Was Jesus White?

-Submitted by David Drumm (Nal), Guest Blogger

440px-MegynKellyMegyn Kelly, on her Fox News show, declared: “Jesus was a white man, too. It’s like we have, he’s a historical figure that’s a verifiable fact, as is Santa, I just want kids to know that.” While I grant that Jesus was a historical figure, Santa was only based on a historical figure, a monk named Nicholas. Nicholas was born around 260 A.D. in Patara, in present-day Turkey. Nicholas was probably Greek although little is known about his parents. While it make make Kelly uncomfortable, Nicolas certainly wouldn’t have looked as white as Santa appears in the Coca-Cola ads.

According to Reza Aslan, Jesus was a Galilean, a Palestinian Jew. He would have looked like the average Palestinian looks today. Aslan cites those features: “that would mean dark features, hairy, probably a longer nose, black hair.” Hardly the Jesus seen in so many European paintings. There is great psychological benefit to portraying Jesus as “one of your own.”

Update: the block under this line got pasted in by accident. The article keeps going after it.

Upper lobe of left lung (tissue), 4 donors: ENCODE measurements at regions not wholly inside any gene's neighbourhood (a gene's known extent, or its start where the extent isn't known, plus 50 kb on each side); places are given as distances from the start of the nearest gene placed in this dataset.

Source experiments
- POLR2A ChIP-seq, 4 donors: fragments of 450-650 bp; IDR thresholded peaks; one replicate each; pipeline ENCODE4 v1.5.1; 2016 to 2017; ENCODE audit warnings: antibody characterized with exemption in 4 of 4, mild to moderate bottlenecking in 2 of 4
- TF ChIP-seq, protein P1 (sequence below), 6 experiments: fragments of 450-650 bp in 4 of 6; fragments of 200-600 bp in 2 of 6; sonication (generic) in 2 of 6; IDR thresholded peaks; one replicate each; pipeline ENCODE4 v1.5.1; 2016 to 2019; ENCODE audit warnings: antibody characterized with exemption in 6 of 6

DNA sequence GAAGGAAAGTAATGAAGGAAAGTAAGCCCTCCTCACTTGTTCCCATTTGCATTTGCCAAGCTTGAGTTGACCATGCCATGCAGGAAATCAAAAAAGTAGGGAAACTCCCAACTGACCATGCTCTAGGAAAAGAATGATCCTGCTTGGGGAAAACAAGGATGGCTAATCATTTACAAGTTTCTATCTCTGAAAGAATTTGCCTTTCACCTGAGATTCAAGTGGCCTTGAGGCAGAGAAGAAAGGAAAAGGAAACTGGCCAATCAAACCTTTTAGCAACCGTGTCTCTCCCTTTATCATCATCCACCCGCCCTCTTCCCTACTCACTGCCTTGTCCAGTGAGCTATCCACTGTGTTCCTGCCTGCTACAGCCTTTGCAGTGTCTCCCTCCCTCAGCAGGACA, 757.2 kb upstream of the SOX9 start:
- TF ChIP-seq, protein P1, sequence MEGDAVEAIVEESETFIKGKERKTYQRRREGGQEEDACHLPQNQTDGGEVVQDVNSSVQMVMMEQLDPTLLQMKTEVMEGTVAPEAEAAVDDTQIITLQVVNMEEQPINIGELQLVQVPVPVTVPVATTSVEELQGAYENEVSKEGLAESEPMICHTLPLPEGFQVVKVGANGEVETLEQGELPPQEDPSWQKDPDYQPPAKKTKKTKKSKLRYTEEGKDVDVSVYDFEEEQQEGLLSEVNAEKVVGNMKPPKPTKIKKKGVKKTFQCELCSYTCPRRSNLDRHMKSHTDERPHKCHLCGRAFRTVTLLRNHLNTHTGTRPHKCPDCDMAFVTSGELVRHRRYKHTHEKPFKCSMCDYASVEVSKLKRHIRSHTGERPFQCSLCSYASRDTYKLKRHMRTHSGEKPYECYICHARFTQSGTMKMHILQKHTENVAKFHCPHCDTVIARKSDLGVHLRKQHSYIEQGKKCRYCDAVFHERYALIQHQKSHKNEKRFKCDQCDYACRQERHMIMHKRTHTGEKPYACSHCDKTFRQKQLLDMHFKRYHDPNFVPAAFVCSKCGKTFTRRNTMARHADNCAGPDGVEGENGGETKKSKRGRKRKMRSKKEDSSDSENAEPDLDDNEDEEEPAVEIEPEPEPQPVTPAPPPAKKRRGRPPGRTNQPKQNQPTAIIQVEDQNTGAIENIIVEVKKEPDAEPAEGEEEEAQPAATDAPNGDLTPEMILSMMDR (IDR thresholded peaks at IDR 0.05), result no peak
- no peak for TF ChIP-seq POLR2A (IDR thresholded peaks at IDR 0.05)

jesus in chinese artIn Chinese art (left) we see the Mary and Jesus are depicted with Chinese attributes. jesus in japanese artIn Japanese art (right), Jesus is depicted with Japanese characteristics. The artists may never have seen a foreigner and had no model, other than their fellow countrymen, on which to base their depictions. When trying to attract converts, it is best to remember that people naturally relate to someone who looks like them.